April wasn’t exactly a stellar month for gamers. With no huge releases, events or announcements many of us were busying ourselves and catching up on 2013’s latest and greatest, not to mention those neglected, ever-growing backlogs.
That’s not to say April was a complete write-off, mind you. Despite a few disappointments here and there, we also had a clutch of good games, one of which grabbed a much-coveted 9/10 when it launched on PlayStation 3 and Vita. I am, of course, referring to the sublime Thomas Was Alone. Incredibly simple yet endearing, Mike Bithell’s masterpiece introduced players to a cast of shapes, each with their own personalities.
Considering they don’t have faces or voices, the premise seems bizarre and slightly detached at first. However, through the narration of Danny Wallace, we began to feel something for these shapes, who eventually band together on quite an emotional journey. Thomas Was Alone is definitely one of our highlights from 2013 and we’re eagerly looking forward to Mike’s next project, Volume.
April also saw the launch of another, slightly more ambitious game. Defiance brought a unique experience to players with its massively muliplayer sci-fi shooter that, curiously enough, ran in parallel to a live action television series. The link between the two may not have been as pronounced as originally expected, yet both provided hours of quality entertainment. A very worthy effort, considering some of SyFy’s other programming.
Gameloft’s Dungeon Hunter made a return in April with its fourth instalment. Though hardly ground-breaking, it won over those who felt betrayed when the series turned into an arena brawler with Dungeon Hunter III, but one series that didn’t see much of an improvement was Dead Island.
The original game, though incredibly flawed, had a certain charm and playability. So, when Riptide was announced, fans were once again full of excitement, just with a shopping list of fixes and improvements in mind.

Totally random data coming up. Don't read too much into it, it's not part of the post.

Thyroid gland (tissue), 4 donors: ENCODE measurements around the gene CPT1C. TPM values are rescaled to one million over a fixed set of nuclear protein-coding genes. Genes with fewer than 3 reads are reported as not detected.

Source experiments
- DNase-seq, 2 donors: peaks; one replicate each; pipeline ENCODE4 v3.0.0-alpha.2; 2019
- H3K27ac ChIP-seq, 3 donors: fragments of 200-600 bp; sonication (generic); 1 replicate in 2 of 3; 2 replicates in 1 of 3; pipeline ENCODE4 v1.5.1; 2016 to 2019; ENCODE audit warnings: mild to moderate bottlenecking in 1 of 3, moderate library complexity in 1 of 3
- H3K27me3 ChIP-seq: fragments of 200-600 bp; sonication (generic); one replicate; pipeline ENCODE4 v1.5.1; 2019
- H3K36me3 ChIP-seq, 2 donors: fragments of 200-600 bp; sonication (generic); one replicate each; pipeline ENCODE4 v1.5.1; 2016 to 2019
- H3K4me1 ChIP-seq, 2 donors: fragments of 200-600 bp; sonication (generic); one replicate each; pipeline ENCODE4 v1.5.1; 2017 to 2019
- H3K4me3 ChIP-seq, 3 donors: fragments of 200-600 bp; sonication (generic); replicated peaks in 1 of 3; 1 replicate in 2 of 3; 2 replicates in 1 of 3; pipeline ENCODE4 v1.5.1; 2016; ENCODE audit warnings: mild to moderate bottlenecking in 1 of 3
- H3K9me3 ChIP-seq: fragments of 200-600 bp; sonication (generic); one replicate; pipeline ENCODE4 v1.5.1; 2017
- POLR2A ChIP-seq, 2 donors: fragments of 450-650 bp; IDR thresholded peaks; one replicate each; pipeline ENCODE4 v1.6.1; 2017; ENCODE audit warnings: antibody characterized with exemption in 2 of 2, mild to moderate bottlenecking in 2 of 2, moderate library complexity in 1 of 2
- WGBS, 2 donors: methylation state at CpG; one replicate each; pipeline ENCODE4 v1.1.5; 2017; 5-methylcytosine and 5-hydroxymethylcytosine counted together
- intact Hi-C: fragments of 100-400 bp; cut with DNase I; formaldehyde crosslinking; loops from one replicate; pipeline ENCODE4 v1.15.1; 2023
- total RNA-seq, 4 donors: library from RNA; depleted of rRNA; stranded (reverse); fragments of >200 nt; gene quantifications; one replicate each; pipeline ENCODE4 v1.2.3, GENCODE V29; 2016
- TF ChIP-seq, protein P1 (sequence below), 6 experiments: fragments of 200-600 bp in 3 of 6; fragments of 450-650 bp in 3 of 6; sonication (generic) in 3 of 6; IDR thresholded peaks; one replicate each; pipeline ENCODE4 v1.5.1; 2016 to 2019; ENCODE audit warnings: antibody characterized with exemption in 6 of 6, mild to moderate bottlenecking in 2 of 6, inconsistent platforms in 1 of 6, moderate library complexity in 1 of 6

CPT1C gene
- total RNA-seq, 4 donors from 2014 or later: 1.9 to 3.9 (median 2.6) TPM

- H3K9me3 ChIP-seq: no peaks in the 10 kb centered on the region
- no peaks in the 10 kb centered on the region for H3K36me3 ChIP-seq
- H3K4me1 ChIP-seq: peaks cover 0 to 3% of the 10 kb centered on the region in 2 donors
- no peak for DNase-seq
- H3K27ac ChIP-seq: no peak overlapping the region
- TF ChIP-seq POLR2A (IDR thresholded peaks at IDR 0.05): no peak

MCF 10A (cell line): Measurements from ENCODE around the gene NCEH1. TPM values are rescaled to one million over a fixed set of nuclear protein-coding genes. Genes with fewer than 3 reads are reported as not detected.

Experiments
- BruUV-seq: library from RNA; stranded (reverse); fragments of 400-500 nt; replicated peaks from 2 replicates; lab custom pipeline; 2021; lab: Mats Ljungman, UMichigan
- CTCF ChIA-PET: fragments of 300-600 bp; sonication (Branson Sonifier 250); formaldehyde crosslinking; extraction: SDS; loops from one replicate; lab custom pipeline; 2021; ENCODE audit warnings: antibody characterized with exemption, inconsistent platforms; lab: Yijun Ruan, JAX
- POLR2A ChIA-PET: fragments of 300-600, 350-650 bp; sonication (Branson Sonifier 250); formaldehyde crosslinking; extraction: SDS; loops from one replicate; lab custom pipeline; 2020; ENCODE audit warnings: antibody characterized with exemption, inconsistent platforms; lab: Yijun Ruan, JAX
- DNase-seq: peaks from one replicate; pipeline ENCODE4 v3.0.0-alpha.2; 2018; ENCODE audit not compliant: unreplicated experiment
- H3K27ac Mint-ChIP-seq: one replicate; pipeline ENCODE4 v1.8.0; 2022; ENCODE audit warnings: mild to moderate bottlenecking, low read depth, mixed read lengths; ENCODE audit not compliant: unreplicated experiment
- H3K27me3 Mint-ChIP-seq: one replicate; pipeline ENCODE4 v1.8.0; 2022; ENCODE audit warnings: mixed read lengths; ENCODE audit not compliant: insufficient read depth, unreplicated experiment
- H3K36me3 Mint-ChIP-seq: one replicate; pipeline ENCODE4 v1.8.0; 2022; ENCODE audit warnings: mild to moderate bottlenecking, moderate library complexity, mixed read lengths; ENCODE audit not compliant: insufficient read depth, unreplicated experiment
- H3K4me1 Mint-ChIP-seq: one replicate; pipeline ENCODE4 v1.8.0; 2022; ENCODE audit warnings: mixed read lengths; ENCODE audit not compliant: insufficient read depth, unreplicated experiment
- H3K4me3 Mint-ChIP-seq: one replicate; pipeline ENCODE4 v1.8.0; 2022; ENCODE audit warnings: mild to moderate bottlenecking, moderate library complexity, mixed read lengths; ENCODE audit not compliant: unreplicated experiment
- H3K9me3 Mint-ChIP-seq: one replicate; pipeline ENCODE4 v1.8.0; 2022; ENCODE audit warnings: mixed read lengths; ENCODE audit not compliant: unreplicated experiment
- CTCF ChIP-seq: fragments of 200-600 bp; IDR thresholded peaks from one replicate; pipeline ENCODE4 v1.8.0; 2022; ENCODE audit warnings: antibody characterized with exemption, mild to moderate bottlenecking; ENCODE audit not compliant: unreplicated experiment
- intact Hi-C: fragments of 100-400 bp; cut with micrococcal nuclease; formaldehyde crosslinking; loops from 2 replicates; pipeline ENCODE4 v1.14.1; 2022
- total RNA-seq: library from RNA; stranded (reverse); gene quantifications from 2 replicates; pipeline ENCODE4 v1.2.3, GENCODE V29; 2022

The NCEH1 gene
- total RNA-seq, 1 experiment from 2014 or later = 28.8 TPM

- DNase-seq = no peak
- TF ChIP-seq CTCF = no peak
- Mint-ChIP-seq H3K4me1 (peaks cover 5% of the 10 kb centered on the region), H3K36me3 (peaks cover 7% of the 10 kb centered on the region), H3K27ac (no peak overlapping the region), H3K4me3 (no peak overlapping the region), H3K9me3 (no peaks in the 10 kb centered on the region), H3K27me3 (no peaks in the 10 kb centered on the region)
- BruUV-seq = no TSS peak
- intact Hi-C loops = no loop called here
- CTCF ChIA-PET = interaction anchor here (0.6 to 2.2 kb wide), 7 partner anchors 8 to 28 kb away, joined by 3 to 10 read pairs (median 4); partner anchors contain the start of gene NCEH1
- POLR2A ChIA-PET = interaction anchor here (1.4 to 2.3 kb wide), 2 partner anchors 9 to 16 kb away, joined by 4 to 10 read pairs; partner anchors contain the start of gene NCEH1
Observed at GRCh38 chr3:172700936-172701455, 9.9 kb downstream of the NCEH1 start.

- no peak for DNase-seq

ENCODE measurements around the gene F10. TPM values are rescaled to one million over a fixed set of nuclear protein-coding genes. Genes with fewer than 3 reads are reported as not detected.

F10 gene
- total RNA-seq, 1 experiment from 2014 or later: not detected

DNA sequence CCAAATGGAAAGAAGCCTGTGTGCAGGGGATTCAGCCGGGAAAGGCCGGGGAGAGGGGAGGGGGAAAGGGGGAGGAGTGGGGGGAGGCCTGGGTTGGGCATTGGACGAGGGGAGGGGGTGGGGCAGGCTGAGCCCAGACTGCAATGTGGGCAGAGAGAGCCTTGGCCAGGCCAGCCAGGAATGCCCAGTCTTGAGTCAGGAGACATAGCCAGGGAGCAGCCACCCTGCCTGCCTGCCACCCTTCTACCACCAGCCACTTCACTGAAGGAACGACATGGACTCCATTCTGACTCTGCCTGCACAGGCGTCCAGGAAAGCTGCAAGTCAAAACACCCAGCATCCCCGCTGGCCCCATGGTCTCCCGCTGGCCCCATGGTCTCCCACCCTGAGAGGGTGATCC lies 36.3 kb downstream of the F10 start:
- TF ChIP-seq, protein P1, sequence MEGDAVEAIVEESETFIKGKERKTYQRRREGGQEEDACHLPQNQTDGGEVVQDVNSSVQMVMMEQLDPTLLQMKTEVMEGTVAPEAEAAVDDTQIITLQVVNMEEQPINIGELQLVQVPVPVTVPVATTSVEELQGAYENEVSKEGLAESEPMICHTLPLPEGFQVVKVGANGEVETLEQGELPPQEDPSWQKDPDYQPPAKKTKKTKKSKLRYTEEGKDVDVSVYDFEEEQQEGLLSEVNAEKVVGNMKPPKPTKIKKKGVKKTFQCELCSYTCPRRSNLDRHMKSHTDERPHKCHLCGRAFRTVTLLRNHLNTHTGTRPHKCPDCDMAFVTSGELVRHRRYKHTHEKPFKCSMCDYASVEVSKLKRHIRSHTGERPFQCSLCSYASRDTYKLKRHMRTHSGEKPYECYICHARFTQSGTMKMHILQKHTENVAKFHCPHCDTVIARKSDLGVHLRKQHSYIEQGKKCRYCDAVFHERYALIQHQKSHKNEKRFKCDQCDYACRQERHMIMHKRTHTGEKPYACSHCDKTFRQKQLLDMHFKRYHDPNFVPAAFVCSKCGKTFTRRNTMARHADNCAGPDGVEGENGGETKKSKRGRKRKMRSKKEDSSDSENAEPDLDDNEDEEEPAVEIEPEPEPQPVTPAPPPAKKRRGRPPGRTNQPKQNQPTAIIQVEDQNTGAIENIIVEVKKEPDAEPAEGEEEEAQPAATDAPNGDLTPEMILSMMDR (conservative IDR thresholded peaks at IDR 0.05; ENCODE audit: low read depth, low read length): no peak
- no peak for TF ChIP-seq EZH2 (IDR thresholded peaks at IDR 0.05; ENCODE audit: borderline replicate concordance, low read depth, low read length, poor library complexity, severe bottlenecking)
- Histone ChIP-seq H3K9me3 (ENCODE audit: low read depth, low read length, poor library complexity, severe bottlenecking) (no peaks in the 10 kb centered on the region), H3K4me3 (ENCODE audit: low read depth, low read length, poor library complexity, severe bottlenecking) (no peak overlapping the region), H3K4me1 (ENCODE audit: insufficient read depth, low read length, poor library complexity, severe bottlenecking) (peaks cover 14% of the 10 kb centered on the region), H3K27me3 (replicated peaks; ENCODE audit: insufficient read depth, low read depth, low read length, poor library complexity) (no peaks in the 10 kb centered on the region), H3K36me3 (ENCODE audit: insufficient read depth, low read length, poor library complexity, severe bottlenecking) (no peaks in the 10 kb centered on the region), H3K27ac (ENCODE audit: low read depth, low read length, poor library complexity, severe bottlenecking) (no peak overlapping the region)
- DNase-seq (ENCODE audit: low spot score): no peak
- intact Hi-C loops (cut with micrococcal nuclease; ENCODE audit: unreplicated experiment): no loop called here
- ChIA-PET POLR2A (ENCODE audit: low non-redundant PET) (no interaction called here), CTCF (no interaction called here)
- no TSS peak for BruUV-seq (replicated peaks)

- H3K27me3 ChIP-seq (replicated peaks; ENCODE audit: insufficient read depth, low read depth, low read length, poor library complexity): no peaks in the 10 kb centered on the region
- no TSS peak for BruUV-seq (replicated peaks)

Sadly, when the game finally launched, it soon became evident that Riptide wasn’t exactly a sequel. It was more of an over-priced expansion, tossing players a wealth of content but hardly revising any of the series’ core mechanics or systems. It was a bit of a let down, though the subsequent announcement of Techland’s next game, Dying Light, was a nice silver lining.
Another horror game that received mixed reviews was Deadly Premonition. The Access Games joint had previously launched it as an Xbox 360 exclusive, garnering a wealth of hateful reviews. It was one of those games that is so bad it’s good, as argued by Jim Sterling in his bonkers 10/10 review. When the Director’s Cut launched on PlayStation 3, it hardly came sailing in on a raft of improvements. Janky, unresponsive and absolutely garish, it was exactly what we expected.
Age of Empires II (now available in HD!) and Dragon’s Dogma also saw fresh releases in April. The latter came as a surprise to many, considering how the original Dragon’s Dogma was less than a year old. Dark Arisen packaged the core game with a lengthy expansion, Capcom slapping it with a reduced pricetag in the process. A strange move indeed, though one that probably helped to shift units, reaffirming DD as a fledgling Capcom flagship title.
Elsewhere in the world of action RPGs, handheld gamers finally got their hands on the much-anticipated Soul Sacrifice. Personally I found the game a bore despite enjoying the first few hours immensely. Soul Sacrifice had some great ideas, but the limited combat and repetitive design left much to be desired from the Vita’s supposed “killer-app”. It was certainly no Monster Hunter, proving that Sony still has a way to go if it intends to top Nintendo’s exclusive software line-up.
So April had little to excite, but May and June were both set to host some major events for us to look forward to.